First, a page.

• Who cares about the Turtle? Seriously, that was a let-down. I so wanted it to be representative of wisdom, and to some extent it was, but I felt a little of the air let out of the sails on that one.
Final Thoughts
It becomes yet another example of Stephen King's ability to master the epic tale, to deliver suspense, and edge-of-your-seat thrilling scenes, combined with the softer and emotional side of childhood. It becomes so much more than a story about a scary clown in a sewer and instead becomes a journey of seven children from the late 1950s to the mid 1980s as they grow into adults who have a job left unfinished. And please, please, take a chance and download the audiobook. You will not be disappointed.

This is another selection for Carl's RIP event. To read other RIP participants' reviews, click here. Additionally, it satisfies the project I co-host at The Stephen King Project.


  1. Okay, you've convinced me to give this a try - even though I know it will probably give me nightmares! Derry, Maine showed up in 11/22/63, and that town was wicked scary in that book.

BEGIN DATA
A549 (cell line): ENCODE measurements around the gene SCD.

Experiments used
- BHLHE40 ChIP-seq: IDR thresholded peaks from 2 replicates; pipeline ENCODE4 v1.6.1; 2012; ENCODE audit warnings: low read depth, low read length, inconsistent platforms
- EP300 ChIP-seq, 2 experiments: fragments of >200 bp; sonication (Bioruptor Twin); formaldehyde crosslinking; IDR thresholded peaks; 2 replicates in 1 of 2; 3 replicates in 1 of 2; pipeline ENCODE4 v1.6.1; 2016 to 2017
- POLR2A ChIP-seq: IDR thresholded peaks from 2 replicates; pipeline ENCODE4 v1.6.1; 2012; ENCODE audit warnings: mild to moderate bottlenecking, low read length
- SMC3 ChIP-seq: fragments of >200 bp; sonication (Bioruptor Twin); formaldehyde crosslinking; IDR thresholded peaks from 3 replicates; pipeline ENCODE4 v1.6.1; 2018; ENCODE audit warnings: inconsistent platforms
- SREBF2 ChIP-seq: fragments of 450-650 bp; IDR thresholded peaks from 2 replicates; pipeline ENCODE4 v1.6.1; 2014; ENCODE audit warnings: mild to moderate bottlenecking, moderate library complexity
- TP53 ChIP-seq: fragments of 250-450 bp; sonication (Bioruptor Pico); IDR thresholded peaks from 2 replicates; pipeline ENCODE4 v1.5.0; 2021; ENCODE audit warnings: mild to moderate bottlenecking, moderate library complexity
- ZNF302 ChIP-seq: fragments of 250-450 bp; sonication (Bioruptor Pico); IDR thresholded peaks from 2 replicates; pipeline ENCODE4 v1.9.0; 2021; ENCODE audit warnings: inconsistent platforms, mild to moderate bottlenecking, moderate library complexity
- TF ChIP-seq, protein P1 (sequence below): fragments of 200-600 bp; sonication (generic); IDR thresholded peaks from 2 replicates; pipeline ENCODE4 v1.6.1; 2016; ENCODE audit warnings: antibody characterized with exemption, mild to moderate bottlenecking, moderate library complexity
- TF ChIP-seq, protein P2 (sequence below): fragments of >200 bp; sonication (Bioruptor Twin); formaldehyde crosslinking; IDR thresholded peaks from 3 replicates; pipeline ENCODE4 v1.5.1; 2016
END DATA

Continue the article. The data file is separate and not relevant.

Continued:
2. I tend to be a book snob (not a horrible one), and I had in my mind what a Stephen King book would be like. I'm glad I gave him a shot. I totally agree with you. Everyone should at least give him a try. He tells a story like the best of them. His characters are so memorable and well-drawn (even if unlikable).

    The Bev scene with the boys really upset me too. I wish I could unread that.

    Funny that you loved Richie. It must be the audio because I read it and Richie bugged the crap out of me with his voices. Not just the voices, but came across as kind of mean in my interpretation.

  3. This was so much fun! And yes, I'm gonna do The Shining on audio. 11/22/63 was freakin' amazing on audio, even though it was a different narrator. I'm also considering Under the Dome...I'm afraid I've gotten a bit hooked on King.

    So glad you joined us for this one!